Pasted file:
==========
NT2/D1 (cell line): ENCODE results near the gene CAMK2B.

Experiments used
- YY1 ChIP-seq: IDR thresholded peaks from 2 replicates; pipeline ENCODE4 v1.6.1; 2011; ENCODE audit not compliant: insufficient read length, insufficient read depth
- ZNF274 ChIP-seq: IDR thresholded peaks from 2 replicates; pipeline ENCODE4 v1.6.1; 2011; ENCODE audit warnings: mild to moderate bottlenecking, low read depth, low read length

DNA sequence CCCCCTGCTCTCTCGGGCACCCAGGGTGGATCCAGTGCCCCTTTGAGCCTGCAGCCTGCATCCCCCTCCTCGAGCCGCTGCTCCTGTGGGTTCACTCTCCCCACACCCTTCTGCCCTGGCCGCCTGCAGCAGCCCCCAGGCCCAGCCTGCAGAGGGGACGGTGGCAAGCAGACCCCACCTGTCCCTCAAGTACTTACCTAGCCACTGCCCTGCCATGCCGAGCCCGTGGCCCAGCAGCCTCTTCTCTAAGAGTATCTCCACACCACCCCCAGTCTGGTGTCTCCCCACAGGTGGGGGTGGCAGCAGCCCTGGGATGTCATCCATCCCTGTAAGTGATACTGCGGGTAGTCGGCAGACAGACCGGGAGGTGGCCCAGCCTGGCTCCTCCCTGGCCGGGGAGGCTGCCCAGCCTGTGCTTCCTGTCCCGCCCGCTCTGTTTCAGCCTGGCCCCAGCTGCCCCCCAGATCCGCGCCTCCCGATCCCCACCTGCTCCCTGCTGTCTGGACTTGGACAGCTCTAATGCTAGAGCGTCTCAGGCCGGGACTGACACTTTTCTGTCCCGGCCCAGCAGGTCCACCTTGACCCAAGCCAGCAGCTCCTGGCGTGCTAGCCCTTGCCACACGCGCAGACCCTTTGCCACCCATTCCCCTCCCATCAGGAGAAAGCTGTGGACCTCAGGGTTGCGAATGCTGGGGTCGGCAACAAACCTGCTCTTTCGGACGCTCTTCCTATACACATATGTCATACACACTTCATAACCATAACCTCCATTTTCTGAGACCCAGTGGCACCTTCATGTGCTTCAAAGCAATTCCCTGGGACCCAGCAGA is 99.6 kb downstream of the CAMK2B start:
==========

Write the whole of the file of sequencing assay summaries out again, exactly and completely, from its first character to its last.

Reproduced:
NT2/D1 (cell line): ENCODE results near the gene CAMK2B.

Experiments used
- YY1 ChIP-seq: IDR thresholded peaks from 2 replicates; pipeline ENCODE4 v1.6.1; 2011; ENCODE audit not compliant: insufficient read length, insufficient read depth
- ZNF274 ChIP-seq: IDR thresholded peaks from 2 replicates; pipeline ENCODE4 v1.6.1; 2011; ENCODE audit warnings: mild to moderate bottlenecking, low read depth, low read length

DNA sequence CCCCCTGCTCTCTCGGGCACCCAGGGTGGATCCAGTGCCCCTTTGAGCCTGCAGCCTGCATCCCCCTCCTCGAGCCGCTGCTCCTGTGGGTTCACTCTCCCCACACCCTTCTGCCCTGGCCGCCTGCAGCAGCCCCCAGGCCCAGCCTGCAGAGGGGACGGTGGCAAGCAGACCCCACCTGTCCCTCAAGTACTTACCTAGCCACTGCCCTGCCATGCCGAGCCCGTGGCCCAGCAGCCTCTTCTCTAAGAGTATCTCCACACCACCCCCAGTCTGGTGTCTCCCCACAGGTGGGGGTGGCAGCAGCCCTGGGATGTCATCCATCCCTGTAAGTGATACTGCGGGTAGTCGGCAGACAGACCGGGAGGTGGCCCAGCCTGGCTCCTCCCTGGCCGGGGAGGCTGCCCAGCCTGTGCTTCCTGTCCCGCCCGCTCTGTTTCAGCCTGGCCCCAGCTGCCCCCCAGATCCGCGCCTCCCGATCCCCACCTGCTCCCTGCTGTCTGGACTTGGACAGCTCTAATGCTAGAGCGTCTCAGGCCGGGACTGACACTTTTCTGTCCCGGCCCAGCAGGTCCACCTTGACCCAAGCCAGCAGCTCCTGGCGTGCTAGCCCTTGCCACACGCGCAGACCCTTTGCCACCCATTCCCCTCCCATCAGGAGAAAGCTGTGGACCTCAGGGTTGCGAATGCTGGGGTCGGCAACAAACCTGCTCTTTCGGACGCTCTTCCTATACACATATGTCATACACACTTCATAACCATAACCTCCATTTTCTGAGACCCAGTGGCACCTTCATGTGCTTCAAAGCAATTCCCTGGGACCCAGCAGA is 99.6 kb downstream of the CAMK2B start: